Change in temperature 10 year period
Figure 1: Change in temperature (°C) calculated as differences between the average over 2005-2012 and average over 1995-2004 from surface (top), at 500 m (middle) and bottom (lower). Some artificial land occurs for bottom estimates due to interpolation challenges.

Change in temperature 50 year period
Figure 2: Change in temperature (°C) calculated as differences between the average over 2005-2012 and average over 1995-2004 (left panels) and 1955-1965 (right panels) from surface (top panels), at 500 m (middle panels) and bottom (lower panels). Some artificial land occurs for bottom estimates due to interpolation challenges.

NOAA also has an option to create images using the COBE-SST2 data, a monthly or long term mean of sea surface temperatures, with data between 1850 and 2016. GrADS Images can be created using the website, but the level of detail is quite low and the amount of data is so large, only limited timeframes can be selected. For example, a 10-year period is already too long. A one year period gives the image as presented in Figure 3.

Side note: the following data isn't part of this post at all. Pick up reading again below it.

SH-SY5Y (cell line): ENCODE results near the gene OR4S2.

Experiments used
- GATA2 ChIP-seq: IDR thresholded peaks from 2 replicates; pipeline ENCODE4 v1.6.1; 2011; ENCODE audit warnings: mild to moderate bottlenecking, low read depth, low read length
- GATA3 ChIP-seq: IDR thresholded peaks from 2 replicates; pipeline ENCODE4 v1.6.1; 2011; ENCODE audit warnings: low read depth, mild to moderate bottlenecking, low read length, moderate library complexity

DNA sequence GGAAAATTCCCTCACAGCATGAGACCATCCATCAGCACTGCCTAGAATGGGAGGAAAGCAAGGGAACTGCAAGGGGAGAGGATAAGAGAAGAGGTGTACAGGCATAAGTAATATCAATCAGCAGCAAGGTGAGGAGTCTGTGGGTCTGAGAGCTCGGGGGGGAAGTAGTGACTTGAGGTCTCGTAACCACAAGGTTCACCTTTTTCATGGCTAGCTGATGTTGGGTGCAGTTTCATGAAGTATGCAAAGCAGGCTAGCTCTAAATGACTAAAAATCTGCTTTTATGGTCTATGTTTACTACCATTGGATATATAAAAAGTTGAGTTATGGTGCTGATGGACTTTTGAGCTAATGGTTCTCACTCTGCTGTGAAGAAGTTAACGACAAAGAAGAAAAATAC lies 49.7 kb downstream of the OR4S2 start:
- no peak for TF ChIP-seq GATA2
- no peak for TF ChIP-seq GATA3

Sea surface temperatures according to COBE-SST2
Figure 3: Sea Surface temperatures according to COBE-SST2 on https://www.esrl.noaa.gov/psd/cgi-bin/GrADS.pl

The Extended Reconstructed Sea Surface Temperature (ERSST) v4 dataset was used for the Temperature time-series sub-challenge, but monthly gridded data are also available in ASCII and NetCDF format. To create an online viewer of this data, effort would need to be put into programming the data into workable formats and publishing it. The UK Met Office offers a similar dataset.

Data use, availability and gaps